“Over the past 10 months, Luerssen Australia and ASC Shipbuilding have contributed an enormous effort to build and commence consolidation of the keel blocks which, when complete, will be part of a 1600 t ship.
“Defence and industry are working closely together to support our sovereign shipbuilding programs and Australian jobs in these challenging times, in a way which is safe for employees and the community.”
The Minister for Defence Industry, the Hon. Melissa Price MP, said that the OPV program is creating jobs right across the supply chain.
“This project is estimated to create around 600 jobs involving more than 300 small and medium businesses, reinforcing the Morrison Government’s commitment to maximising Australian industry involvement in our $90 billion shipbuilding program,” Minister Price said.
“The project also highlights Australian industry’s ability to deliver on schedule, with construction of the first offshore patrol vessel to be built in Western Australia commencing ahead of schedule.
The forward and aft hull modules of NUSHIP Arafuracoming together at Osborne recently (Defence photograph)
The Chief of Navy, VADM Michael Noonan AO RAN, announced that the second OPV will be commissioned as HMAS Eyre when it comes into operational service in early 2023.
“The next four OPVs will be named HMAS Pilbara, HMAS Gippsland, HMAS Illawarra and HMAS Carpentaria,” VADM Noonan said.
The OPVs being built by ASC Shipbuilding at Osborne Naval Shipyard are setting the foundation of continuous shipbuilding prior to prototyping commencing on the Hunter-class frigate program this year.
Construction of the first offshore patrol vessel (OPV) to be built in Western Australia began at the end of March. The future HMAS Pilbara will be the first to be built at the Civmec shipyard in Henderson, Western Australia.
After the first two vessels built by Luerssen Australia and ASC in Adelaide, the remaining ten vessels will be constructed by Luerssen Australia and Civmec at Henderson.
Luerssen Australia is the prime contractor working with key shipbuilding partners Civmec in Western Australia and ASC OPV Shipbuilder in South Australia to deliver the OPV capability for the Royal Australian Navy.
Evyenia Kontakos, fourth-year apprentice welder and boilermaker and Larry Lavallee, Offshore Patrol Vessel Block Construction Manager, ASC Shipbuilding, after hammering in wedges to secure the Chief of Navy’s ceremonial coin in place during the keel laying ceremony of Offshore Patrol Vessel 2, NUSHIP Eyre (RAN photograph)
Last Air-warfare Destroyer Delivered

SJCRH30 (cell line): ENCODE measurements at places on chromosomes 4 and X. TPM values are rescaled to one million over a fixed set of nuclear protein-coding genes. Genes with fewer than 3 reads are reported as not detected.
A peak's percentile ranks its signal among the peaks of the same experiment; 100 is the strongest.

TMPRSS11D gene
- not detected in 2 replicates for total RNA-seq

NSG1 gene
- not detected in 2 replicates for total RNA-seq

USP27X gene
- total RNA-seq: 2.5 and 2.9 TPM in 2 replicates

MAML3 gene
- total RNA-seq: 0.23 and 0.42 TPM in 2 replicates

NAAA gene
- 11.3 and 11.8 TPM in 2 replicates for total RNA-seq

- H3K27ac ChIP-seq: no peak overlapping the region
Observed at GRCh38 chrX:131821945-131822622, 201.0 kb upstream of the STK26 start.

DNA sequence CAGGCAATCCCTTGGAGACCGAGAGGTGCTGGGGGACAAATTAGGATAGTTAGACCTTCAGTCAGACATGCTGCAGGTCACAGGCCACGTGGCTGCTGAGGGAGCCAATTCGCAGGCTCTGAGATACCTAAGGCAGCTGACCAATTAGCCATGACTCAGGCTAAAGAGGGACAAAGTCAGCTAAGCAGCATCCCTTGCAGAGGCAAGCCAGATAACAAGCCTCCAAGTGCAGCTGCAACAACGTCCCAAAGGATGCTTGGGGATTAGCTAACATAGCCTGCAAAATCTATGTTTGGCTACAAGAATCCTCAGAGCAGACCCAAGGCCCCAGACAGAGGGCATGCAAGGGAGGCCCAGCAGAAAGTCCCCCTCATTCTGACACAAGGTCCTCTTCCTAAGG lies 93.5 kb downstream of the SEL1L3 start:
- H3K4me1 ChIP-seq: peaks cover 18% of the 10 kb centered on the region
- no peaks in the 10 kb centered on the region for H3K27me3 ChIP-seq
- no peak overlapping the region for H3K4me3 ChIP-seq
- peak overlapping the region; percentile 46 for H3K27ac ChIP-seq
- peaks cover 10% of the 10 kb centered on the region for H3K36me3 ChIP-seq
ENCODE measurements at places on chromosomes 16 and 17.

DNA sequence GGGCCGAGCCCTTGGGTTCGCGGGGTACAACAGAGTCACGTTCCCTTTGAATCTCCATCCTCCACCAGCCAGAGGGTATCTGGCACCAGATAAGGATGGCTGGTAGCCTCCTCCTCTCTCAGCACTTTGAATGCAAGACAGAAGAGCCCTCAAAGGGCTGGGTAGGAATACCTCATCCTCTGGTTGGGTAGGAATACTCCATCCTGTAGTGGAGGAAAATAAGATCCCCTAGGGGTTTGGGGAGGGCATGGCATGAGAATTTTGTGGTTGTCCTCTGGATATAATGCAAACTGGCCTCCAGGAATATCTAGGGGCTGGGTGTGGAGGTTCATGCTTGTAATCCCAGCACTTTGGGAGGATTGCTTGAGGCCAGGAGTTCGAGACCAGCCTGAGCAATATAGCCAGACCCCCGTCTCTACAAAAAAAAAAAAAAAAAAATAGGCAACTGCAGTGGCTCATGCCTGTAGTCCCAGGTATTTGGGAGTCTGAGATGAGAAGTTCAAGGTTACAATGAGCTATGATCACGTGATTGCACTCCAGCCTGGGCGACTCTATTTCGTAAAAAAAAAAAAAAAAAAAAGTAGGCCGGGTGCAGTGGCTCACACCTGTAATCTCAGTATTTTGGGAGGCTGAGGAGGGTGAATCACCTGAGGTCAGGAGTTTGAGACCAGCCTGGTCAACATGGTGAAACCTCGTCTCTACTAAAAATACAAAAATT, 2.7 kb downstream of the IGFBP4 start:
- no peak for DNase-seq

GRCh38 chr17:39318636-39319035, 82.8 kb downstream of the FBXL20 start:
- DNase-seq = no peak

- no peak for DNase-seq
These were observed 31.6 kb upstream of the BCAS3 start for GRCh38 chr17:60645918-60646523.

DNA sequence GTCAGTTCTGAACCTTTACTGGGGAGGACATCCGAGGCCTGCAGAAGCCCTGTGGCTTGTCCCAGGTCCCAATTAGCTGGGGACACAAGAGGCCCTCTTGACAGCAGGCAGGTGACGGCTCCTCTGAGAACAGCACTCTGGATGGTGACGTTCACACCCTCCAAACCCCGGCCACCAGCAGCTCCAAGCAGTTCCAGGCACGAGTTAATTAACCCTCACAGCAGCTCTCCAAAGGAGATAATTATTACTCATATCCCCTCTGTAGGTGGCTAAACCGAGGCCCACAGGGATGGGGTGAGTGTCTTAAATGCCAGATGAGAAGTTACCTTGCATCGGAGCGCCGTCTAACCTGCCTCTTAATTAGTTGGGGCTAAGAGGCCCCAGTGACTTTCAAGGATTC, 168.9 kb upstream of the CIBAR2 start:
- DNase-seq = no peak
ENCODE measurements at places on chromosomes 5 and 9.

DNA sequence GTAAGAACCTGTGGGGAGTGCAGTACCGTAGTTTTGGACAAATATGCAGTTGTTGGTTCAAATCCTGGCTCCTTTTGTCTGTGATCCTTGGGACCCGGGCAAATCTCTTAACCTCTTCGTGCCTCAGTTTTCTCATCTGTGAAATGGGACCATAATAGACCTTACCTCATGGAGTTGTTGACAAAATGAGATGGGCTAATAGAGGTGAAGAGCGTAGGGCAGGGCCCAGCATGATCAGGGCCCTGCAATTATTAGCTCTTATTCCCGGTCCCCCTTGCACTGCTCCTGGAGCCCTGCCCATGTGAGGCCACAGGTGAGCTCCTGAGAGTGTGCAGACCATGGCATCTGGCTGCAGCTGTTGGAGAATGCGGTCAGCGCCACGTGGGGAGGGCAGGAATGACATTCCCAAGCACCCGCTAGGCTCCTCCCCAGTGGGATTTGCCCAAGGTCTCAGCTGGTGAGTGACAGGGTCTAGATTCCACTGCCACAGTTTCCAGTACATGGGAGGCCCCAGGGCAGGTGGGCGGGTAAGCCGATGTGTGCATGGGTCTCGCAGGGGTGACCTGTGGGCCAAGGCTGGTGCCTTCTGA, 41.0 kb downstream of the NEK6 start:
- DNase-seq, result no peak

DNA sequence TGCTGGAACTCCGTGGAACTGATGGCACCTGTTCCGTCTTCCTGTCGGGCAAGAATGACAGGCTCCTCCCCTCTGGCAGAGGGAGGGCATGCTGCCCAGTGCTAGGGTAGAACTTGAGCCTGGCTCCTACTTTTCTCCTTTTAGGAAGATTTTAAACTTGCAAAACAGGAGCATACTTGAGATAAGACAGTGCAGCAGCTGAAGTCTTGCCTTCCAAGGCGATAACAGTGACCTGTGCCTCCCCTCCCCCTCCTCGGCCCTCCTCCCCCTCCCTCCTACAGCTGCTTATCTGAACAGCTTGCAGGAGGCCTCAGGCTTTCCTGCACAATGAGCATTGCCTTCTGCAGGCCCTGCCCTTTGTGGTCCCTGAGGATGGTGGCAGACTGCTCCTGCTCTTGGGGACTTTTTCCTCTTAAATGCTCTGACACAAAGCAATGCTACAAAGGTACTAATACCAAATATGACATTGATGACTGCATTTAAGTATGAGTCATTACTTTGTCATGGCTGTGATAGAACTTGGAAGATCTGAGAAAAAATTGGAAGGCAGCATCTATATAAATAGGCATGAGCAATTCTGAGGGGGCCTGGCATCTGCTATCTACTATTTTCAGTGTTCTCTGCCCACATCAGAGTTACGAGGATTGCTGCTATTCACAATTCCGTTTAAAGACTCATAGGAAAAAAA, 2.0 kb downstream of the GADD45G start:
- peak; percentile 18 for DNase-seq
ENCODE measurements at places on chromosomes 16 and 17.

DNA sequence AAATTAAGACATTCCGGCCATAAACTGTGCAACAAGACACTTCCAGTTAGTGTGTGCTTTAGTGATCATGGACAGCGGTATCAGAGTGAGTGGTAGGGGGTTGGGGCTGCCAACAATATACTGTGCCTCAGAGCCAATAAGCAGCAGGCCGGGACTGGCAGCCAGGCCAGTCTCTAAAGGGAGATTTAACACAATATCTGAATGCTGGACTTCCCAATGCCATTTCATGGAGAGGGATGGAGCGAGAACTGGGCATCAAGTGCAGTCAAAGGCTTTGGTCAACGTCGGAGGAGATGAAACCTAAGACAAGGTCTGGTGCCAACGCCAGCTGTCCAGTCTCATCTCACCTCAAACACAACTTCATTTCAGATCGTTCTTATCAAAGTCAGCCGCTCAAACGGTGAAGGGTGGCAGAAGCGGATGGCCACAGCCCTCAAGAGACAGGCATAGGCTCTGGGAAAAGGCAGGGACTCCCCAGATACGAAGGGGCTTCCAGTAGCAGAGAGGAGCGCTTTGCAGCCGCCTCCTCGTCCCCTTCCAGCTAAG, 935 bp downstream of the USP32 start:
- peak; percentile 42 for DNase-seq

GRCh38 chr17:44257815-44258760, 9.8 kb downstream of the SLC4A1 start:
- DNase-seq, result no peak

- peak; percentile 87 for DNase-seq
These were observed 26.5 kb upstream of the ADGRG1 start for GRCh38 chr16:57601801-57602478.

In a ceremony in Adelaide on 28 February, the Royal Australian Navy’s third air-warfare destroyer, NUSHIP Sydney, was officially handed over to Defence. NUSHIP Sydney is the last of the three ships being delivered by the Air Warfare Destroyer Alliance which includes the Department of Defence, Raytheon Australia, and ASC Shipbuilding supported by Navantia Australia.
The Minister for Defence, Senator the Hon. Linda Reynolds CSC, attended the acceptance ceremony at the Osborne Naval Shipyard in Adelaide. “Today’s milestone demonstrates the success of the Government’s Naval Shipbuilding Plan,” Minister Reynolds said.
“While the delivery of NUSHIP Sydney marks the end of this program, it represents an exciting time for the National Naval Shipbuilding Enterprise, as we continue to build upon the unique skills developed at this precinct and transfer them across the whole shipbuilding ecosystem. “I congratulate the 5000 workers who have worked directly on this program over the past decade, from the design phase through to the construction, integration and delivery of these magnificent ships.
NUSHIP Sydney entering Sydney Heads on 27 March at the end of her delivery voyage from South Australia (RAN photograph)
“The significance of this success cannot be understated and is reflected in the truly world-class capability of these warships, and the naval shipbuilding and combat system integration skills that have been developed at Osborne.”
NUSHIP Sydney arrived at her home port at Fleet Base East in Sydney on 27 March 2020 and commissioned into the RAN on 19 May 2020.
The Government of Australia’s Naval Shipbuilding Plan, released on 16 May 2017, outlines the Government’s vision for the Australian naval shipbuilding enterprise and the significant investment required in coming decades. It is available at https://defence.gov.au/NavalShipbuilding/Plan/
Royal Australian Navy, Arafura Class OPV, available at https://www.navy.gov.au/fleet/ships-boats-craft/future/opv
Royal Australian Navy, ADV Cape Fourcroy, available at https://www.navy.gov.au/adv-cape-fourcroy